The IT filetype stands as a classic format within the digital audio community, known mainly for its association with tracker music. The Impulse Tracker Module file, designated by the .it extension, was developed by Jeffrey Lim in the mid-1990s as a sequence of patterns or tracks that align to produce music. IT files are a successor to the MOD and S3M formats, popular among amateur and professional musicians for creating complex audio compositions.
Emerging during the era of home computer revolutions, the IT format captured the creativity of a generation experimenting with digital sounds. The format allowed users to manipulate note patterns, instrument samples, and effects, all within a compact file, encouraging the sharing of music across the burgeoning internet.
Understanding IT Files
IT files work by storing note data, samples, and other musical information in a manner that resembles traditional music sheets, but with a digital twist. They are renowned for their lean storage approach, allowing for high levels of compression without compromising sound quality. This attribute made them particularly attractive for video game development and online distribution.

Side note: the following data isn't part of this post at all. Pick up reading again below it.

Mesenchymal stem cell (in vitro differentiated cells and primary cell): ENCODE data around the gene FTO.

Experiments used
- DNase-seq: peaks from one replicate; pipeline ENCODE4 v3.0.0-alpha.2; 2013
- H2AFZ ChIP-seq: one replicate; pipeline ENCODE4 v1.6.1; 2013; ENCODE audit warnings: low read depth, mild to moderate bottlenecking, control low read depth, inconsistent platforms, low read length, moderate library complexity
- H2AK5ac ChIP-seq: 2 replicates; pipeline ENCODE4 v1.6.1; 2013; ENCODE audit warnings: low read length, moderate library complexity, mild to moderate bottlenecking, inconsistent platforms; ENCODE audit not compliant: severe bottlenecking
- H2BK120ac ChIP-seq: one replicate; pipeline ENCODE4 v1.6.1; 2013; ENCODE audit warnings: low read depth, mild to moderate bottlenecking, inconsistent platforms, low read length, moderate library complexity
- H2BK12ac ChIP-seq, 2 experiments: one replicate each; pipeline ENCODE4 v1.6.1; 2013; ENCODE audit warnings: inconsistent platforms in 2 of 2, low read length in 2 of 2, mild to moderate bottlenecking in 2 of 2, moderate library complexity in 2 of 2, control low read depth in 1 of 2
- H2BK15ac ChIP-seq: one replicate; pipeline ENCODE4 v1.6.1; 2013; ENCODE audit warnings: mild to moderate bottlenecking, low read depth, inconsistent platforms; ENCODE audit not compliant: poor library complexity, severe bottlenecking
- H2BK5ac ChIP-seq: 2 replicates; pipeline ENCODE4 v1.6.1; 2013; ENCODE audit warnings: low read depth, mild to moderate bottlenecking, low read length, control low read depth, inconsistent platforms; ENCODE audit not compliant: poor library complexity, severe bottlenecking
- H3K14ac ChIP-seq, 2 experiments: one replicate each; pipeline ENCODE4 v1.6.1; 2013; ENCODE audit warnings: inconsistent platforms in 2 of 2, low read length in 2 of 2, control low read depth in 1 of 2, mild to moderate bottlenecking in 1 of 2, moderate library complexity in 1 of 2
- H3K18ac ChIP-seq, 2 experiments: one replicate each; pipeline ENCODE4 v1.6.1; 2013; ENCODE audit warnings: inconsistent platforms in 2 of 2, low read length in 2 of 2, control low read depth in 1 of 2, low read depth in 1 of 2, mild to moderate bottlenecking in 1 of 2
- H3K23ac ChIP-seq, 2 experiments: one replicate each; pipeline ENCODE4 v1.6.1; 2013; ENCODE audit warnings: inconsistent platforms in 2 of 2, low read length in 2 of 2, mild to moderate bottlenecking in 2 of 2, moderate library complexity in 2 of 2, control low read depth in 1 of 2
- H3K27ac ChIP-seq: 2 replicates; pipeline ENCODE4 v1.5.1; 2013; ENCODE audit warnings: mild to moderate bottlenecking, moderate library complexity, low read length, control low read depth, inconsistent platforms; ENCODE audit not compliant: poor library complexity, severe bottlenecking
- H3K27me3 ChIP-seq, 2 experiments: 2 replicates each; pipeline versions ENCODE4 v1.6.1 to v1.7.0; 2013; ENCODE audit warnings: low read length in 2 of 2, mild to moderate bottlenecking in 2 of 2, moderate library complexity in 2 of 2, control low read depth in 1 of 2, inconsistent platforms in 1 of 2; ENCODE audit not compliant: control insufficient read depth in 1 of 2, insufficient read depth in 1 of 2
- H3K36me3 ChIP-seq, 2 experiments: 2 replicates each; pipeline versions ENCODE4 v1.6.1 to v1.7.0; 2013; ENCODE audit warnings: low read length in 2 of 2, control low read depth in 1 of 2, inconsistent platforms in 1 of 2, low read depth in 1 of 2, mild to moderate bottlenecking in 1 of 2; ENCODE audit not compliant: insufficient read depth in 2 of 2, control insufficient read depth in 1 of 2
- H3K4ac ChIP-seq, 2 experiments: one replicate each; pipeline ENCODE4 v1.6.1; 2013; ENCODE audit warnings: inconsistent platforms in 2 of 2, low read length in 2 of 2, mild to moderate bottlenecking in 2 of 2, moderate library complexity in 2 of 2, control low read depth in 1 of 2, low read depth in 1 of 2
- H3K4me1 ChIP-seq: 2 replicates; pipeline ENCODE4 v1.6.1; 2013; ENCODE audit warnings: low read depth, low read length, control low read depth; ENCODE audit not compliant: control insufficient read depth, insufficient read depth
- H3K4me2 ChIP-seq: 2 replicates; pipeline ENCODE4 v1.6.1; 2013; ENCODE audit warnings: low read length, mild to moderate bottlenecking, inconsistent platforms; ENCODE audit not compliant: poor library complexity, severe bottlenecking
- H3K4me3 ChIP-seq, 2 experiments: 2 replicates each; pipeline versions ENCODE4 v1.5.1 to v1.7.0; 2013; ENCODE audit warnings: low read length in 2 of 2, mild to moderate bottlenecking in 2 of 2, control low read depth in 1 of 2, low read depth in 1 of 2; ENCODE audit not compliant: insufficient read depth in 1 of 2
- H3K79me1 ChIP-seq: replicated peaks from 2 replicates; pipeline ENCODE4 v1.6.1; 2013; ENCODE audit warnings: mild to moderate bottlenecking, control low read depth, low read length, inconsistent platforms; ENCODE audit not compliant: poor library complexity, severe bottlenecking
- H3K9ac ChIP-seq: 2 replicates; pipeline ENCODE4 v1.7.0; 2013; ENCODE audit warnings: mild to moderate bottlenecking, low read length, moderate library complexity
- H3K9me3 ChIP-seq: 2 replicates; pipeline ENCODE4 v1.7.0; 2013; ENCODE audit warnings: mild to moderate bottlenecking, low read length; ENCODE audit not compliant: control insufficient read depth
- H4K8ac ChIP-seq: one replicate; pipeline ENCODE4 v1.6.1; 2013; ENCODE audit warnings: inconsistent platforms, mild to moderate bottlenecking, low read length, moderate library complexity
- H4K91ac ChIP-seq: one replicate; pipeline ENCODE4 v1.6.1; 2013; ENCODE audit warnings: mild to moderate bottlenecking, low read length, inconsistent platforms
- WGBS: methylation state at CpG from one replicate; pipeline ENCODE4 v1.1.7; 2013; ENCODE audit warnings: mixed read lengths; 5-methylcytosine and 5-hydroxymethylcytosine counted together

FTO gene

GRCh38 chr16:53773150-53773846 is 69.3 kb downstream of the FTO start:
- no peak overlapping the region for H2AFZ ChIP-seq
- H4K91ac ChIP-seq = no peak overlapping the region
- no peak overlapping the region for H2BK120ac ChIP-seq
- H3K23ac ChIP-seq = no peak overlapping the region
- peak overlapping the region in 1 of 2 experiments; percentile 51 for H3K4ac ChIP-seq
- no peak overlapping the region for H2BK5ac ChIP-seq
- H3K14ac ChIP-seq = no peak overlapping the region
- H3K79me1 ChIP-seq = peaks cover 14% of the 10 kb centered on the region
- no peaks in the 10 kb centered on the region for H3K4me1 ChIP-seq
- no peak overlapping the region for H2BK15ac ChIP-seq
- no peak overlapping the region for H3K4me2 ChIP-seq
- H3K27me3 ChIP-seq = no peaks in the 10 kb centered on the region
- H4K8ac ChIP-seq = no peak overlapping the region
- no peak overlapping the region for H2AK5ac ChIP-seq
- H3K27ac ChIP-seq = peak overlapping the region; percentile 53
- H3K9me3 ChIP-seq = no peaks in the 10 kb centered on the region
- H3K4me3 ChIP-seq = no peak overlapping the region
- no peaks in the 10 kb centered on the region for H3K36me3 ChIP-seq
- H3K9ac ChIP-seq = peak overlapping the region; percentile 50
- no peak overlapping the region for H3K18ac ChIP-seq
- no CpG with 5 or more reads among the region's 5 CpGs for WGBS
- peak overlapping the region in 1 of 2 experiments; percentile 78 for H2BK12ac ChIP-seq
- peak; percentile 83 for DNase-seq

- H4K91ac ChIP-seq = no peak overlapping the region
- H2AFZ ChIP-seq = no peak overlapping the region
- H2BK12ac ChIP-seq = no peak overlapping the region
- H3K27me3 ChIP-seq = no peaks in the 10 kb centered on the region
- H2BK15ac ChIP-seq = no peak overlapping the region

Programs like ModPlug Tracker, OpenMPT, and Schism Tracker offer native support for the IT format, providing extensive tools for editing and playback. Various modern digital audio workstations (DAWs) also allow for IT file importation, enabling integration with advanced music production workflows.
Alternatives to IT Files
While the IT format had a tremendous impact, today, newer formats like MIDI, MP3, WAV, and project files from professional DAWs (e.g., Ableton Live, FL Studio) have largely superseded it. These newer filetypes offer more extensive support across devices, higher sound quality, and more comprehensive editing features, meeting the demands of today's music production industry.